The numbers backup Robinson. The Heat have a 115.4 offensive rating with their sharpshooter on the floor, according to Basketball-Reference. When he sits, that number craters to 109.2. That’s the difference between a top-two offense in the league and one that’s in the bottom half. Even the Heat’s two All-Stars—Butler and Adebayo—need Robinson’s aura to thrive. The Heat have a 11.4 net rating when all three share the floor. It’s a 7.0 net rating when Robinson plays with the bench. But Butler and Adebayo have a minus-3.9 net efficiency when they play without Robinson’s shooting.

Erik Spoelstra places such a high value on what Robinson does for the offense that he’s given him the ultimate green light. In Spoelstra’s eyes, Robinson can’t take a bad shot.

“He’s never said anything to me about, ‘You shouldn’t have taken that.’ Ever,” Robinson says. “Which blows my mind. It just shows how he is as a coach and how encouraging he is.”

Historically, Robinson is the latest in a line of Heat sharpshooters who have played massive roles in the offense. Ray Allen did it for the Big Three. Wayne Ellington, a Spo favorite, did it the last few seasons. Robinson overlapped with Ellington (before he was traded) last year, and credits his mentorship as one of the reasons he grew from someone who could spot up to someone who could shoot whipping around a screen at full speed.

“I learned a lot from Wayne last year,” Robinson says. “He’s the ultimate pro in how he handled himself. A lot of the actions he got really good at, I wasn’t comfortable with at first, and he helped me grow in that area. He gave me the template of what to strive for.”

While Robinson is reaching peak efficiency on the offensive end, his defense is a sticking point. He is constantly targeted by opponents. Even when Robinson hides on a less heralded scorer, opposing offenses will hunt him in switches until he can be attacked one-on-one. Robinson plays under 30 minutes a night, in part because he leads the team in personal fouls per game.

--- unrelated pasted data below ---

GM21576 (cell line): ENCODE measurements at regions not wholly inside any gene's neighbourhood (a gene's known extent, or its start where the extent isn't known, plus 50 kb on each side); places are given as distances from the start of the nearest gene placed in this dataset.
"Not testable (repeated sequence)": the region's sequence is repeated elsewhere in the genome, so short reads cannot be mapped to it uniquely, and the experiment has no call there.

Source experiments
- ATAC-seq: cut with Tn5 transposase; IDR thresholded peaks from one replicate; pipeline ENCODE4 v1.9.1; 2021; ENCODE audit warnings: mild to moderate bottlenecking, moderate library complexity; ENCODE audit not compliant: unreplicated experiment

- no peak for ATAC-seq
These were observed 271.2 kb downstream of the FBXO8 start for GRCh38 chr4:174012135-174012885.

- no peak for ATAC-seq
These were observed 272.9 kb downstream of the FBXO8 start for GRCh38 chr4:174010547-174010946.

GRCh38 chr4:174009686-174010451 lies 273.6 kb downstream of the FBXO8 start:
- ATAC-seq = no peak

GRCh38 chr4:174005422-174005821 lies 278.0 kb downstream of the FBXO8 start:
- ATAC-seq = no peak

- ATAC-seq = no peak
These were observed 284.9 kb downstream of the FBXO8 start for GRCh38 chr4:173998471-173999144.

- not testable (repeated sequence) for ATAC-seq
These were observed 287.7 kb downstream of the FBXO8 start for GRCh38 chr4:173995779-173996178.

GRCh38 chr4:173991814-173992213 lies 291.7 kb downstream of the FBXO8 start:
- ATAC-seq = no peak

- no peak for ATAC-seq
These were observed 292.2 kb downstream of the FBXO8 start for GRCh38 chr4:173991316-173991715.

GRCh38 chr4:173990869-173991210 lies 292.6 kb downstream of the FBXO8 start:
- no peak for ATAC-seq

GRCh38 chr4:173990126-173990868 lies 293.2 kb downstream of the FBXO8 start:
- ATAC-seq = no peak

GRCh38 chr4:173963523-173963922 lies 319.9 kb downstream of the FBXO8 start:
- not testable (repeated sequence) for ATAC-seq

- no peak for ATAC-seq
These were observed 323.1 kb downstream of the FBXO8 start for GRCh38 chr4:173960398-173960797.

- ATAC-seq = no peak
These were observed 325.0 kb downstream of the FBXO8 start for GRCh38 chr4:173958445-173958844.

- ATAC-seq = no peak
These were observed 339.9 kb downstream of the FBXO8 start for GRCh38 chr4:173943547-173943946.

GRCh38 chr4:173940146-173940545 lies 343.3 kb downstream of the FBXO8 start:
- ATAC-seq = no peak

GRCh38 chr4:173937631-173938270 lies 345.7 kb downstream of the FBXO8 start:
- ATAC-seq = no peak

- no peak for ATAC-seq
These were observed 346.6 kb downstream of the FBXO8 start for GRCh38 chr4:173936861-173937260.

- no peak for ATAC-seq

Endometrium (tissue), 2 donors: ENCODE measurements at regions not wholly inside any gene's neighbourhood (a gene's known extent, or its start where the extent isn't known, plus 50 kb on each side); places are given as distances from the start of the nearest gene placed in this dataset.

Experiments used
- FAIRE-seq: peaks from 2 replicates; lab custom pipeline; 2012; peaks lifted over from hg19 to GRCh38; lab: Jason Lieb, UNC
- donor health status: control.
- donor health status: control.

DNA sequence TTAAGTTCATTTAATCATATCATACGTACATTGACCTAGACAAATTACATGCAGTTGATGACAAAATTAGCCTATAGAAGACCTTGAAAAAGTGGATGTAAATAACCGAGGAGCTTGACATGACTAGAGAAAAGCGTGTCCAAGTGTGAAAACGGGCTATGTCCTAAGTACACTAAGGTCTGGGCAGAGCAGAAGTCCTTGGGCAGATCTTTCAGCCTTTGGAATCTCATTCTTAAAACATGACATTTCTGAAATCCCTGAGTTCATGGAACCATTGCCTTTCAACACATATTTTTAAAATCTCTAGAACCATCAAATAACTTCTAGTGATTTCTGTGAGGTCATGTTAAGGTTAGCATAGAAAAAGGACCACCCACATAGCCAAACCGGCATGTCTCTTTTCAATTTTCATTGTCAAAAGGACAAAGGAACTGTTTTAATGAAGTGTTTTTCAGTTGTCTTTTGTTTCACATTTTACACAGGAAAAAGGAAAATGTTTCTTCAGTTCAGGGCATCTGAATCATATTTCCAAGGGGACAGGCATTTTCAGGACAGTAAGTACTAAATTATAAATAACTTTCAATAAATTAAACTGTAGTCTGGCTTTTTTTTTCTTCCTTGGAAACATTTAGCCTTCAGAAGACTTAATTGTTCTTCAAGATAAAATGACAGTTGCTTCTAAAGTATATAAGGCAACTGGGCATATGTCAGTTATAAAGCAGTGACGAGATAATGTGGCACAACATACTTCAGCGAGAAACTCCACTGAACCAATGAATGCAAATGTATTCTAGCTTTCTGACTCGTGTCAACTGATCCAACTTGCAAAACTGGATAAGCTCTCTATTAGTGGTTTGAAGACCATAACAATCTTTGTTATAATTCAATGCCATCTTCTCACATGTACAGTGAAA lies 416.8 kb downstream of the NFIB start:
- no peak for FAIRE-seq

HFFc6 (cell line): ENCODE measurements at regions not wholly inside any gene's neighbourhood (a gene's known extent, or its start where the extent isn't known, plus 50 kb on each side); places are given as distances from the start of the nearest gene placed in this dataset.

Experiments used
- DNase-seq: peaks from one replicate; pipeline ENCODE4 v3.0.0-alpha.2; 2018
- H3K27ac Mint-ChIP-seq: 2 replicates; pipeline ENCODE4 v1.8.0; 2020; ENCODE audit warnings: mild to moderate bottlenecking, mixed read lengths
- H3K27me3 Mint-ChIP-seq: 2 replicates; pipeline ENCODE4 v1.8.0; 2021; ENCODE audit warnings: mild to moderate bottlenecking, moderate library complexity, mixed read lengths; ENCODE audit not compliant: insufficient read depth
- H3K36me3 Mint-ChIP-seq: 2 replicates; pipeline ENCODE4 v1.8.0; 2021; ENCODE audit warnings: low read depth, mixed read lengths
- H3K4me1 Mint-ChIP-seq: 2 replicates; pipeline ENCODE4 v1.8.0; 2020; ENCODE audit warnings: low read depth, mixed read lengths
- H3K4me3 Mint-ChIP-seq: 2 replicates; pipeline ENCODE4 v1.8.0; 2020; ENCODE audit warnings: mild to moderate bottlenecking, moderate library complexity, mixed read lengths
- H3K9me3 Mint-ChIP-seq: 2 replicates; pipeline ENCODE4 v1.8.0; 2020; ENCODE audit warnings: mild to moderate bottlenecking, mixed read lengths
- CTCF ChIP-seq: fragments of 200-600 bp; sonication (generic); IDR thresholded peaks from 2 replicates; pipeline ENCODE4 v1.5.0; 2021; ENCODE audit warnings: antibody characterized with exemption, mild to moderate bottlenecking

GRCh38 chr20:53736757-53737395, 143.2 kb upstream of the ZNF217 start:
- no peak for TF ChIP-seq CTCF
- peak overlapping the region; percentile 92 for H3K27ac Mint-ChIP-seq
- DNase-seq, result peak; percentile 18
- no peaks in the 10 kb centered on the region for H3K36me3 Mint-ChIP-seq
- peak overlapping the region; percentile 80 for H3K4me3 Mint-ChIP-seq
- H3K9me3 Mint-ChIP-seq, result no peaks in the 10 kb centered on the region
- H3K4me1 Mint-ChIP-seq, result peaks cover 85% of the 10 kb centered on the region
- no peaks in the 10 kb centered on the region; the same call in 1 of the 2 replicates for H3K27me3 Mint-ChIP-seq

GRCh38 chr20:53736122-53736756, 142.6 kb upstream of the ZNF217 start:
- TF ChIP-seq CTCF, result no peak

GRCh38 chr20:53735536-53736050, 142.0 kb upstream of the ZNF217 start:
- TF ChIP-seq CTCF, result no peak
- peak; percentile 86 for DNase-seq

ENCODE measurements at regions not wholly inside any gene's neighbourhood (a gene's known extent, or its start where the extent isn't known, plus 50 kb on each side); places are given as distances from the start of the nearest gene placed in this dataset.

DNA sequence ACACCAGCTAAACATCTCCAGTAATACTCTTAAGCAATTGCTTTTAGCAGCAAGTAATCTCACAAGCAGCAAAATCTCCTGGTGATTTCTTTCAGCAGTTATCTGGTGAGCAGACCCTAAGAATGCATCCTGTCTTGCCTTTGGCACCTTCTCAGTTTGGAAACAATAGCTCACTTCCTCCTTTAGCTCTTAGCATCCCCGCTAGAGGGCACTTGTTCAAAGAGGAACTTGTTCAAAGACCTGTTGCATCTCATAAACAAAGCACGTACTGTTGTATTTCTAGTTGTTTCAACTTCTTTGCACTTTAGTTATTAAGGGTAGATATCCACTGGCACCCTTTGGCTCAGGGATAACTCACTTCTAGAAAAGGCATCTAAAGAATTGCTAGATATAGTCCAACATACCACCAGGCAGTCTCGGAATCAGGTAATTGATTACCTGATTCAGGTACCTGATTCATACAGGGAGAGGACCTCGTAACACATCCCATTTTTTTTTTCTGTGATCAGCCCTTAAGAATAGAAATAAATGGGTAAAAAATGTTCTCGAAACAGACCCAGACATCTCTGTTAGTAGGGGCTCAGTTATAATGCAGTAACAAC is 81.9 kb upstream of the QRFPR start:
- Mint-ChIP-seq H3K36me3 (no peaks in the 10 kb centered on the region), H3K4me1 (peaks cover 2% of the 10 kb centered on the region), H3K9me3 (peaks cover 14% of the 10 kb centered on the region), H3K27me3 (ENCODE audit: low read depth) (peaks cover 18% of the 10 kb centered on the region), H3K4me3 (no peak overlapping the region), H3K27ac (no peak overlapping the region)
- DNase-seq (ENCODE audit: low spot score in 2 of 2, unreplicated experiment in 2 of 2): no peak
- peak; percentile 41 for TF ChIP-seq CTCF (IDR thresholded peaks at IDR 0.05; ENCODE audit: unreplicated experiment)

“Having my role, that’s kind of what you have to deal with,” Robinson says of the attention offenses place on him. “It’s part of growing up in this league. It’s been a good challenge for me. I have to be more disciplined and technically sound on the defensive end for sure.”

As good as Robinson is at shooting the ball, he can struggle to stay in front of quicker players on the perimeter. Though Spoelstra has complained that many of his fouls are of the ticky-tack variety, Robinson also has a bad habit of compensating for blow-bys with reach-ins.

The defense is an issue, particularly if the Heat want to be taken seriously in the playoffs. If Adebayo and Butler need Robinson to be at their best, what will happen if Robinson gets played off the floor in a seven-game series? Miami seems well aware of this problem. Pat Riley addressed the team’s overall middling defense by adding Andre Iguodala and Jae Crowder at the deadline, two guys who have a better chance than Robinson on the perimeter when motivated. But they offer nowhere near the same level of spacing, and Spo can’t make offense-defense substitutions as if they were hockey line changes.

For now, the Heat are more than willing to make the trade-off of Robinson’s defense for his deadly shooting. When Robinson is on the floor, he makes Miami a better team, and he’s arguably more important to their 35–19 record than anyone not named Jimmy or Bam. Opponents are taking notice too, throwing better defenders at Robinson as the season goes on. No one may have expected him to become one of the best shooters in the league in 2020, but Robinson’s success is no longer a surprise.